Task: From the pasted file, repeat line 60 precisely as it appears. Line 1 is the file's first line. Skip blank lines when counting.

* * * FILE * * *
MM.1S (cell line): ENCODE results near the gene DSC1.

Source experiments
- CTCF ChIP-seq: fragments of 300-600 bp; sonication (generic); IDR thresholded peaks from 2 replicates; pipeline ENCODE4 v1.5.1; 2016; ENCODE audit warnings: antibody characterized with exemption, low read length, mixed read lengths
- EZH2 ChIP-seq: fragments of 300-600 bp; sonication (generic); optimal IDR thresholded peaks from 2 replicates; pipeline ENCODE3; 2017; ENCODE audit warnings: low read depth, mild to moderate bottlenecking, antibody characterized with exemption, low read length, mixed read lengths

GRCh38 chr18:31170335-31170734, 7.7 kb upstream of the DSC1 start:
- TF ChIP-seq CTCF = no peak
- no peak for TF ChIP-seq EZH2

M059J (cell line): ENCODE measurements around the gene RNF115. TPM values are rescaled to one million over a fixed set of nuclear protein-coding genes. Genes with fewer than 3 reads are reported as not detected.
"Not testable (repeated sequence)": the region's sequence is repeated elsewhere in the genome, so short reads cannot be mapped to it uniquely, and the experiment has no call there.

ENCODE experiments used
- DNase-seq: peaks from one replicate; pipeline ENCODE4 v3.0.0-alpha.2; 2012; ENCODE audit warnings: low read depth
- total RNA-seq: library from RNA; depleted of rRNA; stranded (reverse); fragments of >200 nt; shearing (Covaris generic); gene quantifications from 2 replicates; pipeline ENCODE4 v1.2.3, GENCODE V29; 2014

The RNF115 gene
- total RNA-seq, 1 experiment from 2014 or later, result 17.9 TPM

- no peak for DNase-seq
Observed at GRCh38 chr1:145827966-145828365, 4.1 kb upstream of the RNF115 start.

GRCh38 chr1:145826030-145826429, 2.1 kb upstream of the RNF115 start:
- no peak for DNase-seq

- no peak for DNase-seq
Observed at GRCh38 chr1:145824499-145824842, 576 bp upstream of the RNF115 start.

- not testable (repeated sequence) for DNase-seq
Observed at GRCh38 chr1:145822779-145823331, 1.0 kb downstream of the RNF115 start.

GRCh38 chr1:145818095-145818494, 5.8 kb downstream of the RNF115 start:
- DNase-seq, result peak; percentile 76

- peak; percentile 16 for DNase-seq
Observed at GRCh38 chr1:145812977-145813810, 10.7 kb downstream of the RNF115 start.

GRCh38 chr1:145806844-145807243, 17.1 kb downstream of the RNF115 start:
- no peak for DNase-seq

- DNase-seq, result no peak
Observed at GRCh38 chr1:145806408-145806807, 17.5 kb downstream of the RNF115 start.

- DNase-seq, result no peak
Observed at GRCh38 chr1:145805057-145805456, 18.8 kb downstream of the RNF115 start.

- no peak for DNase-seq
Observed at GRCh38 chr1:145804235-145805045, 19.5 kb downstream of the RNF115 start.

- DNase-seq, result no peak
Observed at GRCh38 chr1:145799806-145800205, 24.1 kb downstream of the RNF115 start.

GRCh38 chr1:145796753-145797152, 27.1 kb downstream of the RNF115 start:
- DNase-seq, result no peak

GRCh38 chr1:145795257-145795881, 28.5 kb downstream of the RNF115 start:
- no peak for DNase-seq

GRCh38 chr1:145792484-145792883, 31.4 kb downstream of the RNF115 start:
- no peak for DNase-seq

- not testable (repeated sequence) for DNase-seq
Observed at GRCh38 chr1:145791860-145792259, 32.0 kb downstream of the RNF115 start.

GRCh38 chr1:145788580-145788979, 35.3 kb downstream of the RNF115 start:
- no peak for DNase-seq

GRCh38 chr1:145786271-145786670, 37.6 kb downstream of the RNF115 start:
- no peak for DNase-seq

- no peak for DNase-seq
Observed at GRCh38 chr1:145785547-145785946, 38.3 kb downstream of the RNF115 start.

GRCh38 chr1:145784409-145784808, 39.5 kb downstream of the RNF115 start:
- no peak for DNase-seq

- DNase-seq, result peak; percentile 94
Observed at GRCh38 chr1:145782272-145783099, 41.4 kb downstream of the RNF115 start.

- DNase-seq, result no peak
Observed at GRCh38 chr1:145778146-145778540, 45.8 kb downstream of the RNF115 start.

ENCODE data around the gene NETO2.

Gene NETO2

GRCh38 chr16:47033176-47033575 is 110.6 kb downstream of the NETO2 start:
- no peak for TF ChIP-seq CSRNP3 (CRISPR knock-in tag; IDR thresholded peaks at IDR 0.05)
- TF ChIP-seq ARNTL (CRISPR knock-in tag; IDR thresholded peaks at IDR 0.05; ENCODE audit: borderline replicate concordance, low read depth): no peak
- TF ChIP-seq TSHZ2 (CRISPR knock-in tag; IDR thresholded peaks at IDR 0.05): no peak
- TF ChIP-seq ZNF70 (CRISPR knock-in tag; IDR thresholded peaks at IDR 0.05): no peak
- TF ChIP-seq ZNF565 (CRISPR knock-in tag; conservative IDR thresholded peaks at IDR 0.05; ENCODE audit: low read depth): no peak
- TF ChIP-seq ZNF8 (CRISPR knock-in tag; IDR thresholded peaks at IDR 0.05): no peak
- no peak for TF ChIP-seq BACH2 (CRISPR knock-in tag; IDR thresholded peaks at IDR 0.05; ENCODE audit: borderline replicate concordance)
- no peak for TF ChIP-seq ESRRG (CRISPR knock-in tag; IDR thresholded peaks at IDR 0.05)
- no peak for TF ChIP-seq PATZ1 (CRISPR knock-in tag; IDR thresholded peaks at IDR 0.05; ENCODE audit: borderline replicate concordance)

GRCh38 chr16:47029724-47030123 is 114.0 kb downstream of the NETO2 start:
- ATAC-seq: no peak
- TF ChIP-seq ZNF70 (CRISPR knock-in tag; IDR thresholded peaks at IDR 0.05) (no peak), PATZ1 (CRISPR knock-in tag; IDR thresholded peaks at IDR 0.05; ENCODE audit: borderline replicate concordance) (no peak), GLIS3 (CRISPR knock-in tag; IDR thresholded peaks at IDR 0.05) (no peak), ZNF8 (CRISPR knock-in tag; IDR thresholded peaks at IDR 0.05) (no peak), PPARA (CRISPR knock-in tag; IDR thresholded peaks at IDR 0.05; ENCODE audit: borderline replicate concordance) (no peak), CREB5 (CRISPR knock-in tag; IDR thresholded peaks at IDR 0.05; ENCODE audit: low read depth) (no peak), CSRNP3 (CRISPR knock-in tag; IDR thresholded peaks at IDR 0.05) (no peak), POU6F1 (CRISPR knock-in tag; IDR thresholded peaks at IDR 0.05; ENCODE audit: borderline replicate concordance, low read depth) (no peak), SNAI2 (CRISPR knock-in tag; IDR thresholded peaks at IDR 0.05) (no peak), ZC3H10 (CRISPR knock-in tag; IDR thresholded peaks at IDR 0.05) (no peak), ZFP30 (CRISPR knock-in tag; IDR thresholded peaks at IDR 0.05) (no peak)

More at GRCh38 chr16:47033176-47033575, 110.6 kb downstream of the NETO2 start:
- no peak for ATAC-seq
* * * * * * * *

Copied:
- no peak for TF ChIP-seq CSRNP3 (CRISPR knock-in tag; IDR thresholded peaks at IDR 0.05)